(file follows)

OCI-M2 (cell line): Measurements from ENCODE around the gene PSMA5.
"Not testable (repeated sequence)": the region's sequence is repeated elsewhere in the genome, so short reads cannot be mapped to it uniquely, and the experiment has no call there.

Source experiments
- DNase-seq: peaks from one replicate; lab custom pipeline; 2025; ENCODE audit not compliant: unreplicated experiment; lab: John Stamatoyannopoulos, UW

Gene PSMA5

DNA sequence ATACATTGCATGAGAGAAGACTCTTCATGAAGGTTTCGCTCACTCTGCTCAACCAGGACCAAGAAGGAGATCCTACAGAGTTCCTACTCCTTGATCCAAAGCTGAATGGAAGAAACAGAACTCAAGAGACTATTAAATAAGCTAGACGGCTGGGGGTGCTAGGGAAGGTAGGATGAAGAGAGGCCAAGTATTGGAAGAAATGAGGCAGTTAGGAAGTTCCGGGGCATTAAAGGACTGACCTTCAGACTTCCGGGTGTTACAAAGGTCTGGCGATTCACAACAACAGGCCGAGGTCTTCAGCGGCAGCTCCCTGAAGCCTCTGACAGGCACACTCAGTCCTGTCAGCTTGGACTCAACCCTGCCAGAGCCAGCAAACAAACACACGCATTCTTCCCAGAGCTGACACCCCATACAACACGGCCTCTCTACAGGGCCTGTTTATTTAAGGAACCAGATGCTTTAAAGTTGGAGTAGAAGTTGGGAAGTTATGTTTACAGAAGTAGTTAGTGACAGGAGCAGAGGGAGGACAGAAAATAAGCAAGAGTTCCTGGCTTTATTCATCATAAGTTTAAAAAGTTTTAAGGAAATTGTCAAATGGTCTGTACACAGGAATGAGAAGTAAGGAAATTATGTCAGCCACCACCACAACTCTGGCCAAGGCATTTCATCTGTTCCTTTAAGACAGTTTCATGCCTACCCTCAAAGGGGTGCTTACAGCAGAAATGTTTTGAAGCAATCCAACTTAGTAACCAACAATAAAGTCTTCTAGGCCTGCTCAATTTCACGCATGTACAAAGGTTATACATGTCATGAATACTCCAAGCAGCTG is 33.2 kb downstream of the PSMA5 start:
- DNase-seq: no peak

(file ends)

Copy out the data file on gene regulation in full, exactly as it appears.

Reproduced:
OCI-M2 (cell line): Measurements from ENCODE around the gene PSMA5.
"Not testable (repeated sequence)": the region's sequence is repeated elsewhere in the genome, so short reads cannot be mapped to it uniquely, and the experiment has no call there.

Source experiments
- DNase-seq: peaks from one replicate; lab custom pipeline; 2025; ENCODE audit not compliant: unreplicated experiment; lab: John Stamatoyannopoulos, UW

Gene PSMA5

DNA sequence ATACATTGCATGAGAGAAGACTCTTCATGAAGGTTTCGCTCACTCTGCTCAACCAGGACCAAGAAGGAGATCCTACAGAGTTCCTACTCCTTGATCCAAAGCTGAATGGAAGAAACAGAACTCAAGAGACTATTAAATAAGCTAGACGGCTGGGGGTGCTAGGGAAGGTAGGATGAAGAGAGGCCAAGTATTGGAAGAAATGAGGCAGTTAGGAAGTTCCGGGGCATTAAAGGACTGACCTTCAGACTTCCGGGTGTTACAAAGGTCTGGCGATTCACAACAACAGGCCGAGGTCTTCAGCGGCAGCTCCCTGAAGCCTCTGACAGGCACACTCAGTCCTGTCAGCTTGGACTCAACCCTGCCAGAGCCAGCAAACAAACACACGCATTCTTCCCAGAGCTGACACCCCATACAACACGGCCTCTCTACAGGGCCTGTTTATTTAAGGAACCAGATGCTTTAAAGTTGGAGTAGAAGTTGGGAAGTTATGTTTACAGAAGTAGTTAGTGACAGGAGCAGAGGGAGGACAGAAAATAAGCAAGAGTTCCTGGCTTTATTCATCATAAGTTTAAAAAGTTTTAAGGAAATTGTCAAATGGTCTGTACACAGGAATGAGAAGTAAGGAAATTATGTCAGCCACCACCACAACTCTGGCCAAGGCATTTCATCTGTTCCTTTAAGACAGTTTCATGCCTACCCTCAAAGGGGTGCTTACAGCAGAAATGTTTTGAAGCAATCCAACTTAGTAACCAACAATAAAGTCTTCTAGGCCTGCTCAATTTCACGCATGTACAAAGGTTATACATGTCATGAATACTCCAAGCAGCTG is 33.2 kb downstream of the PSMA5 start:
- DNase-seq: no peak